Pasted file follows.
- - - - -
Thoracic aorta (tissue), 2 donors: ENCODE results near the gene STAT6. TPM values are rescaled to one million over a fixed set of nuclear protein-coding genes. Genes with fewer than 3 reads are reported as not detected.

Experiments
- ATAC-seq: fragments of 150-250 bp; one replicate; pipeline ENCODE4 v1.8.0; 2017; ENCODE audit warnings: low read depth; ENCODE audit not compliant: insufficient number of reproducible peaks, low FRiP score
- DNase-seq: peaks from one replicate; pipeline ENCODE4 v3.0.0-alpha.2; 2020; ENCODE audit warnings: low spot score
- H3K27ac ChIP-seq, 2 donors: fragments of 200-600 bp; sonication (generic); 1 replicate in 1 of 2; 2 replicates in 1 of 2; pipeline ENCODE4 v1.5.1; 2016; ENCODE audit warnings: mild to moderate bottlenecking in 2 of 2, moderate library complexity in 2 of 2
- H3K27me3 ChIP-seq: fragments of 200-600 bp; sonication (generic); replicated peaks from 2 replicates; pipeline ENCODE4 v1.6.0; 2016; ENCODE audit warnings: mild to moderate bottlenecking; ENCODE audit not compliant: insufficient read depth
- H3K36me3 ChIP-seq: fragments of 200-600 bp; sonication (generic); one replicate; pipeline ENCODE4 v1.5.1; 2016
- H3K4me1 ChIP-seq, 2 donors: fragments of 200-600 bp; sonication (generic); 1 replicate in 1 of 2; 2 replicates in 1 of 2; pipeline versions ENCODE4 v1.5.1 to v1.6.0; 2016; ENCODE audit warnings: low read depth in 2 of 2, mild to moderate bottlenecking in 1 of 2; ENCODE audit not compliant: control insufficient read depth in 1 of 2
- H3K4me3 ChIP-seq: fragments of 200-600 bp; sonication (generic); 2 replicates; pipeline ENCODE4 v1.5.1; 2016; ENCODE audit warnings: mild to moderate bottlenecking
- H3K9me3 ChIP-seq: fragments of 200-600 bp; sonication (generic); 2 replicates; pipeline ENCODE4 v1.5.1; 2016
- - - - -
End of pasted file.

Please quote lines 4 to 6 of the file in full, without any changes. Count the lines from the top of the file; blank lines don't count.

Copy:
- DNase-seq: peaks from one replicate; pipeline ENCODE4 v3.0.0-alpha.2; 2020; ENCODE audit warnings: low spot score
- H3K27ac ChIP-seq, 2 donors: fragments of 200-600 bp; sonication (generic); 1 replicate in 1 of 2; 2 replicates in 1 of 2; pipeline ENCODE4 v1.5.1; 2016; ENCODE audit warnings: mild to moderate bottlenecking in 2 of 2, moderate library complexity in 2 of 2
- H3K27me3 ChIP-seq: fragments of 200-600 bp; sonication (generic); replicated peaks from 2 replicates; pipeline ENCODE4 v1.6.0; 2016; ENCODE audit warnings: mild to moderate bottlenecking; ENCODE audit not compliant: insufficient read depth